MTPR

Blackfeet Tribe

Wolves A Source Of Wonder, Controversy 20 Years After Reintroduction

Jan 13, 2015
Jim Peaco (CC-BY-2.0)

Monday marked the 20th anniversary of the arrival of 8 wolves into Yellowstone National Park. That event marked the beginning of the recovery effort for the grey wolf, a species that had been absent from the Northern Rockies for more than 70 years.

Several of the former National Park Service and U.S. Fish and Wildlife Service officials in the recovery effort met Sunday and Monday to reflect on the effort and consider the future of the grey wolf.

Flickr user, BigRedSky

It's 1848 and you're heading 2,200 miles up the Missouri River, spending two months literally pulling the keel boat upstream. When you arrive at the American Fur Company trading post of Fort Benton, you're in for a surprise. It's a barter post rather than a military fort, where Blackfeet and white traders exchange goods, not hostilities. In fact, many of these traders are related through marriage.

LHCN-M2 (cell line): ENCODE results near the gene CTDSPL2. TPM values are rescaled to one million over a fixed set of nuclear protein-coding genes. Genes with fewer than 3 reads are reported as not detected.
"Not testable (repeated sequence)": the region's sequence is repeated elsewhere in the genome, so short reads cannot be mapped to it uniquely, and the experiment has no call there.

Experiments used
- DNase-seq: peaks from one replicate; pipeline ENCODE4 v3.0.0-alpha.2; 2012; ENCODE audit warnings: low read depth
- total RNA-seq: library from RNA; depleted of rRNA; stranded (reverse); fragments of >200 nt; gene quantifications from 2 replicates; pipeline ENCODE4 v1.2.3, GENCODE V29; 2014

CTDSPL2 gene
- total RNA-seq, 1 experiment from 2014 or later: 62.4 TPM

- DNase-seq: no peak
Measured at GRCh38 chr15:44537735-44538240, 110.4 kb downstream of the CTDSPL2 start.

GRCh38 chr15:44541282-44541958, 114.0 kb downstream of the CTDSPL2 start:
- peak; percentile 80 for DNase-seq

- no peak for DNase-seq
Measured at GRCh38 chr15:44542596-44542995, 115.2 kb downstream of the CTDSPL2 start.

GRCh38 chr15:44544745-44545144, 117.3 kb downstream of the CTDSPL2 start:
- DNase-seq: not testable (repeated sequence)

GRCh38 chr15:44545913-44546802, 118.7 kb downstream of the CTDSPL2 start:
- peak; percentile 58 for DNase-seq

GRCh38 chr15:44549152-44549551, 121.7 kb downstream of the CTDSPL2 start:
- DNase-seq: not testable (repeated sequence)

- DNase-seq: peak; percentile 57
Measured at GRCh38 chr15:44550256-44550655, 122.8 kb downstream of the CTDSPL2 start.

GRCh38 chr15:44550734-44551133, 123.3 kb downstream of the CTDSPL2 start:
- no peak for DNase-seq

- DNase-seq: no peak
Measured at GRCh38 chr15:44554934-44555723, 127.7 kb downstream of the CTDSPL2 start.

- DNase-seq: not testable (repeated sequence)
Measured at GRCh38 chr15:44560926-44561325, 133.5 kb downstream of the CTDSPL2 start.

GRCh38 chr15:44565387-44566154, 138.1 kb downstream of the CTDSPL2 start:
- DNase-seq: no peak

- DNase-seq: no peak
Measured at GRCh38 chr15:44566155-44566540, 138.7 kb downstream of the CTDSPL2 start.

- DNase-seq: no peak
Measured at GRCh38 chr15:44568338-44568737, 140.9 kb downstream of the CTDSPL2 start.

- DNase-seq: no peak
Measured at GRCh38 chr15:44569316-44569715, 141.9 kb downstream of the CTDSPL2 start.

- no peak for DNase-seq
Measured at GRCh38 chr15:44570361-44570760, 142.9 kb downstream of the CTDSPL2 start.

In 1810, John Jacob Astor sent out two advance parties to settle the wild, unclaimed western coast of North America. More than half of his men died violent deaths. The others survived starvation, madness, and greed to shape the destiny of a continent.

Listen as Peter Stark describes how the killing of a Blackfoot man by the Lewis and Clark expedition came back to haunt later fur trappers.

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